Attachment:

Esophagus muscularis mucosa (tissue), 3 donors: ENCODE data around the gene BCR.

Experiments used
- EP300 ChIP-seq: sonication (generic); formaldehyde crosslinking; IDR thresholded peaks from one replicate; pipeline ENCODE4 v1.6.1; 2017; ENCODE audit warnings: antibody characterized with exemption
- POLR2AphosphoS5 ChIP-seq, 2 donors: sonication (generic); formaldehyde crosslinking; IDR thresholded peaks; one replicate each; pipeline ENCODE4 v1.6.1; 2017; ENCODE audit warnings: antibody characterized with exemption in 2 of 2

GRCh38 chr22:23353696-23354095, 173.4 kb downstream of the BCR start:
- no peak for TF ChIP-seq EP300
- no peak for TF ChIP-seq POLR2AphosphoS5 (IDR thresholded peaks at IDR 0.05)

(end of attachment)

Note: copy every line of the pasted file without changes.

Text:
Esophagus muscularis mucosa (tissue), 3 donors: ENCODE data around the gene BCR.

Experiments used
- EP300 ChIP-seq: sonication (generic); formaldehyde crosslinking; IDR thresholded peaks from one replicate; pipeline ENCODE4 v1.6.1; 2017; ENCODE audit warnings: antibody characterized with exemption
- POLR2AphosphoS5 ChIP-seq, 2 donors: sonication (generic); formaldehyde crosslinking; IDR thresholded peaks; one replicate each; pipeline ENCODE4 v1.6.1; 2017; ENCODE audit warnings: antibody characterized with exemption in 2 of 2

GRCh38 chr22:23353696-23354095, 173.4 kb downstream of the BCR start:
- no peak for TF ChIP-seq EP300
- no peak for TF ChIP-seq POLR2AphosphoS5 (IDR thresholded peaks at IDR 0.05)